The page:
I am a generative artist, a writer, and a programmer. I am fascinated with psychology, especially adult developmental psychology, and with certain aspects of philosophy, but only insofar as such ideas help me better understand where we are as a society, where we might be going, and how I might develop my artistic practices in such a way as to best adapt my own abilities to the world.
I believe in sincerity, and I believe that an open and honest examination and exploration of our mental and emotional processes can provide vital information about how to work better and how to live more effectively. In my writing I often expose and comment upon my own fears and anxieties, but also my great joys.
I believe that society is currently at a crossroads, as the ideas of Modernity and even Post-Modernity are rapidly becoming less and less effective at solving the kinds of problems to which they are suited and instead are creating more and more problems of their own. I believe that art is the single most effective domain in which to perform initial experiments that could one day be expanded upon and then lead all of us to future perspectives and new ways of thinking beyond Post-Modernity, similar to the way that linear perspective in Renaissance painting was a shot across the bow at the Enlightenment’s scientific process of quantifying repeatable empirical phenomena.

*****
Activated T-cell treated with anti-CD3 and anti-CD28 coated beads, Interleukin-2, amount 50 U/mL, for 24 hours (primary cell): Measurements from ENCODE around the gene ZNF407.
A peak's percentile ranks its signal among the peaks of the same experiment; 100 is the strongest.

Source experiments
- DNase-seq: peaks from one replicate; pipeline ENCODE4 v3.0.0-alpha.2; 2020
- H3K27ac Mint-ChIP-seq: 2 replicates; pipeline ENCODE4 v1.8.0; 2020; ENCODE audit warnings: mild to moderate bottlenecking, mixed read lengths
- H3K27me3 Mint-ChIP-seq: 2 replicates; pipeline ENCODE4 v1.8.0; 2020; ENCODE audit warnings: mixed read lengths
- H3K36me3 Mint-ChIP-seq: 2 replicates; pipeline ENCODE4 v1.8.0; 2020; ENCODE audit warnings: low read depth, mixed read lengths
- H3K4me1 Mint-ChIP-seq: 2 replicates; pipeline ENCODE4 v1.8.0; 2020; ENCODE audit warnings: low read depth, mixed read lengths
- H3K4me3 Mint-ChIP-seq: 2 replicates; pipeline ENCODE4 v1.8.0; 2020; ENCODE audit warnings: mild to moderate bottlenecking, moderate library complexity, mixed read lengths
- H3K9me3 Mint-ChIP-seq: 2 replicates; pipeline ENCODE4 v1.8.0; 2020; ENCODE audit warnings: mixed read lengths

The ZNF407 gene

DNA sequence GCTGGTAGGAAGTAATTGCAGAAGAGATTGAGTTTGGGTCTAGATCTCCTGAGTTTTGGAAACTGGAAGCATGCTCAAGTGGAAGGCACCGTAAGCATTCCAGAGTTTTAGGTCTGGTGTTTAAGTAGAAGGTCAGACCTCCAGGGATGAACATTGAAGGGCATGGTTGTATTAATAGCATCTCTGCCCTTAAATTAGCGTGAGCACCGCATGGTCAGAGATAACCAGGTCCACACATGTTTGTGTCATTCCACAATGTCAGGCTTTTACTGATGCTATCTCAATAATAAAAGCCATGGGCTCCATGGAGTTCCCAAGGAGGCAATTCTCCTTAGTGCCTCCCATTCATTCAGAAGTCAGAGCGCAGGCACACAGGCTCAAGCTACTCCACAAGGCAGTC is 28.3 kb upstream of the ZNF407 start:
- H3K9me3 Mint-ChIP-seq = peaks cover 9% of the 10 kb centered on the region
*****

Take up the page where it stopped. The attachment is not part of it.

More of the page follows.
I count myself among those who feel driven to perform such experiments, and I have developed a nascent practice of using the goal of an aesthetic outcome as the purpose and motivation behind building and evolving software systems intended to quickly and easily generate and vary those outcomes. I believe this approach has merit: if one’s primary concern is the creation of an aesthetic outcome, and when the systems one creates as a means to that end show themselves to be insufficient, one then has greater emotional and intellectual freedom to fundamentally rethink or even discard those systems and then search out alternatives. One runs less risk of succumbing to the sunk cost fallacy – doggedly holding on to untenable existing ideas – because one has a larger, more important context from which to judge the viability of any given underlying solution. I believe that collectively and over time we can in such a way evolve improved solutions with applicability beyond their original aesthetic purpose.
My goal for my work, adapting a term from the developmental psychologists Richards & Commons, is to solidify a practice that is something like a “non-arbitrary coordination” of art, software, and writing, beyond a mere juxtaposition, by using the above ideas along with any additional theories, tools, or media that I discover along the way and that might aid in that effort.
The name of the site, In Turquoise Union, is from Blondie’s Union City Blue:
Arrive, climb up four flights
To the orange side
Rearrange my mind
In turquoise Union, Union, Union City blue
Contact: robert [at] inturquoiseunion [dot] net